Baby's mother took her and moved to VA; won't communicate


#1

My ex-girlfriend took our 2-month-old child (born in NC) from our home in NC to VA 3 months ago. She has refused to discuss custody/visitation/co-parenting and will not even communicate at this point. I do not know where they are living or who is taking care of my daughter when her mother is at work. We lived together in NC for a year before the baby was born. My name is on the birth certificate and I was completely involved in the birth and care of my child; my ex and her family acknowledge that I am an excellent father. She is now threatening to file something with the court in VA, but will not tell me why or what it is.

Because of financial and transportation problems, I have not been able to get to VA to try to talk to my ex (who says she will not see me) or see my child. I know I need to take some kind of action, but don’t want to start a "custody war” with my daughter’s mother, as I don’t believe that would be good for our child. I do want joint custody and as much visitation as possible so that I, my parents, and other family members can be involved in my daughter’s life. How can I get my ex to bring our child back to NC, come to a custody/visitation agreement, and co-parent our child?

My ex was born in VA, but moved to NC 4 years ago to live and work for the state. She went back to VA 3 mos. ago. As far as I know, she has been living with friends and relatives, and has a part time job. Is she still a legal resident of NC?

Thank you.


#2

Based on her leaving the state with your child, you have the grounds to obtain an emergency custody order, citing that she left NC to evade jurisdiction.

Temporary emergency custody orders may be entered in order to provide continuing stability in a deteriorating situation, to preserve the status quo, to prevent a child’s removal from the jurisdiction, to return the child to an appropriate custodian, and/or to protect the child from harm, neglect or abuse. Emergency temporary orders may be entered ex parte upon a verified pleading or affidavit. “Ex parte” means that only one side tells the court its version of events. The court must review a temporary emergency custody order within ten days, at which time the other side has the opportunity to present his or her own evidence. After the court has heard the evidence from each side, the order will be continued (kept in force), modified, or terminated (dissolved).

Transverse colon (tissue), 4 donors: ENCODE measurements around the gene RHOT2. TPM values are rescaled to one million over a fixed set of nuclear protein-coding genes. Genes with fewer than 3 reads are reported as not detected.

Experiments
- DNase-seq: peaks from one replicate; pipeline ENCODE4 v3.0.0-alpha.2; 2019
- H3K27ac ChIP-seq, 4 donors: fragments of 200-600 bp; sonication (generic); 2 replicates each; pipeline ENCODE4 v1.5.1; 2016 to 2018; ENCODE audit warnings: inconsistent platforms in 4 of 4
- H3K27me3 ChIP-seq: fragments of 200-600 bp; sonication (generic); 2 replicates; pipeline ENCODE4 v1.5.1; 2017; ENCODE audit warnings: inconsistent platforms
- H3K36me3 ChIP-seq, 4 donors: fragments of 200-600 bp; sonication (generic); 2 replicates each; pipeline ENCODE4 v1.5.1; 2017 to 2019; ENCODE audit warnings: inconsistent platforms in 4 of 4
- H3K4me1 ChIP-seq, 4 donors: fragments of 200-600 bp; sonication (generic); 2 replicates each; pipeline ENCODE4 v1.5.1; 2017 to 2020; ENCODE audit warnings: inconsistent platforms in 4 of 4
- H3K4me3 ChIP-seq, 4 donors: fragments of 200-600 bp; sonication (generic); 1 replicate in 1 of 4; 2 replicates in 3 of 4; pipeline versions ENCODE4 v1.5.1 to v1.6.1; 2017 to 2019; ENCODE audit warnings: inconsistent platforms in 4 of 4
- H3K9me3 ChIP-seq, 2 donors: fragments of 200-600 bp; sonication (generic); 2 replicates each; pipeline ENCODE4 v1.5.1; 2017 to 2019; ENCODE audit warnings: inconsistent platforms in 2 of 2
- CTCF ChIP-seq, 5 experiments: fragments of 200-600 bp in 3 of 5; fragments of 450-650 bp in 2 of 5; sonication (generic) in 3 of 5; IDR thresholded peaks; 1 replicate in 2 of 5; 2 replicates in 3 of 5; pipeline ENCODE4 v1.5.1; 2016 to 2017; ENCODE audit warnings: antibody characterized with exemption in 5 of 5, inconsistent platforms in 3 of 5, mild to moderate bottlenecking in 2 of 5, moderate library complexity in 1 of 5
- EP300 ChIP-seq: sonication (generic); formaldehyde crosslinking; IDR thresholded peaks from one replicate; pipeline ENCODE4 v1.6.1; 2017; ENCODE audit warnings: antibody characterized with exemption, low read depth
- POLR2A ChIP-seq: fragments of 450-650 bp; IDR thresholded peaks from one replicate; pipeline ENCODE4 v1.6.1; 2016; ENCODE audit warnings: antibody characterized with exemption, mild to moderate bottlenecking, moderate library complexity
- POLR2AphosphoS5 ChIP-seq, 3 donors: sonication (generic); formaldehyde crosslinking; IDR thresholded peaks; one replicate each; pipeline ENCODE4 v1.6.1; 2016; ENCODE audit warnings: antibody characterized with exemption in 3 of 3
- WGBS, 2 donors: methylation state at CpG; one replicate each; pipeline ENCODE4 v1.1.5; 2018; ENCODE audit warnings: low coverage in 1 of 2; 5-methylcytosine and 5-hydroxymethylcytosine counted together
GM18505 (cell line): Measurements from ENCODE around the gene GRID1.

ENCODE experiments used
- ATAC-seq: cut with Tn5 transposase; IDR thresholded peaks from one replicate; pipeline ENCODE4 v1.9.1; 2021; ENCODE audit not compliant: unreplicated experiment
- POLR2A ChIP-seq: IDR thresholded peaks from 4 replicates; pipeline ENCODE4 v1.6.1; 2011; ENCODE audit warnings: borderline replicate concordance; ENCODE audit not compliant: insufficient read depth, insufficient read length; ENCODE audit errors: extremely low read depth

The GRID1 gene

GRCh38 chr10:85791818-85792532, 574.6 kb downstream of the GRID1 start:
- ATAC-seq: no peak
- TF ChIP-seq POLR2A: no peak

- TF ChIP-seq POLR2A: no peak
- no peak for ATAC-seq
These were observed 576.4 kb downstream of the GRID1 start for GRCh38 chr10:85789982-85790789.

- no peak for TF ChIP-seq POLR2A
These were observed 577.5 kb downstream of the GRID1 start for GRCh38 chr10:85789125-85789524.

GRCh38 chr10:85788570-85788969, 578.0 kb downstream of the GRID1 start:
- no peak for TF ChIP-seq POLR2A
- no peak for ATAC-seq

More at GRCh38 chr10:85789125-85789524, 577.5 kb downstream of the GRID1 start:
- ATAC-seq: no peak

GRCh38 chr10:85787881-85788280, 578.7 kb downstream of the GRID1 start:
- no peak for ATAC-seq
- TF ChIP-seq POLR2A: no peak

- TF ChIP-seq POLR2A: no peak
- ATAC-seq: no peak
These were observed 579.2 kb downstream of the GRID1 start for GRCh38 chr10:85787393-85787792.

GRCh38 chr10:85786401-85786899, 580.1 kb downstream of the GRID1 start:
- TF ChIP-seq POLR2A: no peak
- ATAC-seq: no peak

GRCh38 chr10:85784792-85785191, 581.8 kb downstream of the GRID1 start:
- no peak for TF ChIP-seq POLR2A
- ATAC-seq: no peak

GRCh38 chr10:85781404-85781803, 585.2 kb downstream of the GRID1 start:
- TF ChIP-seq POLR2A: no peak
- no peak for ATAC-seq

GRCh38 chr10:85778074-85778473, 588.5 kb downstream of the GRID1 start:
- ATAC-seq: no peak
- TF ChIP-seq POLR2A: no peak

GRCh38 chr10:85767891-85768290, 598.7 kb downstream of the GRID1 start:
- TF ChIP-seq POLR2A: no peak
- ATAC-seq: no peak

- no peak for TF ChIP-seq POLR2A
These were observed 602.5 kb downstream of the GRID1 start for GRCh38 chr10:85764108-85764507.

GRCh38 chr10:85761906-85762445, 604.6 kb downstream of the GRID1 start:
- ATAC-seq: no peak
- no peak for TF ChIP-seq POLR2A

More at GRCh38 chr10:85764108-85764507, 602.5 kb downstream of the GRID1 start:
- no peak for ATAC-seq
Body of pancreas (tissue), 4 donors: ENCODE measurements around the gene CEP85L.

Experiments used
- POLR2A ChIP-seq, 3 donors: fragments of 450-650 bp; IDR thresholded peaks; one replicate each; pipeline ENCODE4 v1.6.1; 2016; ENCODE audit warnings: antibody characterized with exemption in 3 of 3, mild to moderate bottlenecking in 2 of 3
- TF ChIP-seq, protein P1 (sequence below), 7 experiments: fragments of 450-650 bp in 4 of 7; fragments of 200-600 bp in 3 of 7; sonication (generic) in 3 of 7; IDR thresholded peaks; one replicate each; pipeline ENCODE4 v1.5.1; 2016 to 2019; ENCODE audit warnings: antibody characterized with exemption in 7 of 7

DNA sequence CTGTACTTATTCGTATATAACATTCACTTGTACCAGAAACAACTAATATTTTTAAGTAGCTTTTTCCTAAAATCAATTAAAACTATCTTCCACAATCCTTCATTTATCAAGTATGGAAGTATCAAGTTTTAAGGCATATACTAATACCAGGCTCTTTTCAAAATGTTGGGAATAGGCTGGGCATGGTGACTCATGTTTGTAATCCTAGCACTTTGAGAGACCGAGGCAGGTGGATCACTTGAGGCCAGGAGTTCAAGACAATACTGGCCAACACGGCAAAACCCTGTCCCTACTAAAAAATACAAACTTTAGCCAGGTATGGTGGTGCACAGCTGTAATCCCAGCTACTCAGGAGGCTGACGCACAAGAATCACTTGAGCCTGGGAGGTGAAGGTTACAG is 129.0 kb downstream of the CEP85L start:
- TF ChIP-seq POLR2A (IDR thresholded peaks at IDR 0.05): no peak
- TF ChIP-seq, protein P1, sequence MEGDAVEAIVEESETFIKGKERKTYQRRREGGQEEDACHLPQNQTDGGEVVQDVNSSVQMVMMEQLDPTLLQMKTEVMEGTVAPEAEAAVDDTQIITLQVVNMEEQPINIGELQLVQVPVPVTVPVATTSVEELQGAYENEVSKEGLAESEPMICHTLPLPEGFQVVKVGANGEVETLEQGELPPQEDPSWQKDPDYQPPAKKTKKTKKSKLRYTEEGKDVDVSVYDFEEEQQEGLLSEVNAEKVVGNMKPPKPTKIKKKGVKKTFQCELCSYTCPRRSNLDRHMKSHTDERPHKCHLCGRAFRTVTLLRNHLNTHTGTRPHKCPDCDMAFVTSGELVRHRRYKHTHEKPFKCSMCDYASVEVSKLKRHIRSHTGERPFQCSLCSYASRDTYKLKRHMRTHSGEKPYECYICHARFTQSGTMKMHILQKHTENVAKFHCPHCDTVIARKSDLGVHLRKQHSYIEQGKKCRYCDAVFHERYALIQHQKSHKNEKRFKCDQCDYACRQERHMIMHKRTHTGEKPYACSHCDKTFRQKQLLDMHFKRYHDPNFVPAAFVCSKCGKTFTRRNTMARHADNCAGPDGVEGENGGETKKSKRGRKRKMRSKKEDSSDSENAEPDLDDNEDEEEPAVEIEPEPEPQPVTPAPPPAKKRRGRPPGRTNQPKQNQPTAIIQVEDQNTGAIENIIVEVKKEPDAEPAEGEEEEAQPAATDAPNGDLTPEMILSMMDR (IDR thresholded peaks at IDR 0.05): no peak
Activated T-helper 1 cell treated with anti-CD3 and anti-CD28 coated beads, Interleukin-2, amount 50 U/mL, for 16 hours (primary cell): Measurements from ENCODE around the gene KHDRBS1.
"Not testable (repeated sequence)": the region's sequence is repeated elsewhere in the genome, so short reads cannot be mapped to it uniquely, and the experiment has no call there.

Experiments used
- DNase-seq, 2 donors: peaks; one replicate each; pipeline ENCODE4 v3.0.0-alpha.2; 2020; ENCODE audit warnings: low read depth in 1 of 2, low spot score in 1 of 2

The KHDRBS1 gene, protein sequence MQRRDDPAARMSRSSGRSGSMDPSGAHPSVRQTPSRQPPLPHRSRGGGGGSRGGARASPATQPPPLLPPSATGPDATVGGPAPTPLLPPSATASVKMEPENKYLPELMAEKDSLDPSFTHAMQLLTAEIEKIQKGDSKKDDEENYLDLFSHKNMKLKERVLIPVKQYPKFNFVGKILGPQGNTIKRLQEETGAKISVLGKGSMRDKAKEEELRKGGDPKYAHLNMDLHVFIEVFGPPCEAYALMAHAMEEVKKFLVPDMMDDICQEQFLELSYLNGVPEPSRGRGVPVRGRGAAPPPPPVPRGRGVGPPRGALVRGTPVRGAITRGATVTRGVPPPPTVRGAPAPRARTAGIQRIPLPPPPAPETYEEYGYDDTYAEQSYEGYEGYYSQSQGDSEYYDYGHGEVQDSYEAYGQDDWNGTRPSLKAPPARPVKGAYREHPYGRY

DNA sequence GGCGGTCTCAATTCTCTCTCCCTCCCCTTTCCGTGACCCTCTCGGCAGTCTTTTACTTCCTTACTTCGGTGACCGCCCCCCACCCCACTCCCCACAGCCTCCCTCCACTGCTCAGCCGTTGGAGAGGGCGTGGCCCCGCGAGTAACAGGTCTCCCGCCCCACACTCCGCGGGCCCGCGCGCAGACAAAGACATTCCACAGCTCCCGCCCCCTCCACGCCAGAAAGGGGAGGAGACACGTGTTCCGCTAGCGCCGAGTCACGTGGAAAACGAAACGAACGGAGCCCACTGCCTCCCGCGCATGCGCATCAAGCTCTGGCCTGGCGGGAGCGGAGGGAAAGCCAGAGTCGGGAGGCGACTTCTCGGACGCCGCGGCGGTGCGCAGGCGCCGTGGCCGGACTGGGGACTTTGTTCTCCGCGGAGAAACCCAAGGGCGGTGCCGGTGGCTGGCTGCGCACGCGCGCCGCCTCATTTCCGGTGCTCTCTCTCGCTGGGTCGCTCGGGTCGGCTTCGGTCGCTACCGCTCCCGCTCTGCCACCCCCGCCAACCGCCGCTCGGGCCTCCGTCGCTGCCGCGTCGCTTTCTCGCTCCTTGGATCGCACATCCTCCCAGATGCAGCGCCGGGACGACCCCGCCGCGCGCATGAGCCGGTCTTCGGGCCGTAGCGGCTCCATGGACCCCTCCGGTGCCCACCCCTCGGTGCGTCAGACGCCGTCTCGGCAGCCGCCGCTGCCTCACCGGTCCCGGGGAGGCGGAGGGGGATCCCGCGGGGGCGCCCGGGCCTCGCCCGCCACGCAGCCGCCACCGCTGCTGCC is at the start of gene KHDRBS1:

#3

Thank you for your response. How long do I have to file something? The baby was born Nov. 15, 2014; they left Jan. 22 2015. I don’t believe mother has established residency in VA, as she lived in NC the previous 4 years and has been staying with friends and relatives.

Would an emergency custody order force the mother to return to NC?

Thank you.


#4

I would go ahead and file your complaint for emergency custody ASAP, you want to take action before she has been in Virginia for six months with the child.

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#5

Thank you for your reply. I considered filing for emergency custody, but assumed it was too late, as the “emergency” occurred 3 months ago. Also, I think it would be traumatic for my daughter to be taken from her mother. That’s why I asked if the emergency custody filing would make her mother come back to NC with her. We have no DV issues.

I did file the Mecklenburg Co. Family Court self-help Custody documents; they do not say “emergency custody”, just “custody and visitation”. Their first step is mandatory mediation.

Could you please help me clear up my confusion about the 6-month jurisdictional issue? I thought jurisdiction would, as you said, switch from NC to VA when they have been living there for 6 months. Other legal info I read said that jurisdiction would transfer when the child turns 6 months. She was born Nov. 15, 2014. They left Jan. 22, 2015.

I truly appreciate you answering all my questions. Your monthly service would be a Godsend; I desperately need it and am going to sign up as soon as I can swing it financially.

Thank you again.


#6

It is great that you started the process. Jurisdictional issues and child custody can be complicated sometimes. Jurisdiction is mandated by the Uniform Child Custody Jurisdiction and Enforcement Act (UCCJEA). According to the UCCJEA, continuing and exclusive jurisdiction for child custody litigation exists in the court of the child’s “home state.” Home state is defined as the state where the child has lived with a parent for six consecutive months prior to the commencement of the proceeding, or since birth for children younger than six months. Once an order is entered by a North Carolina court, jurisdiction will stay in North Carolina unless all parties are no longer in the state; so as long as you remain in NC after the Order has been issued, NC will retain jurisdiction.


#7

Thank you!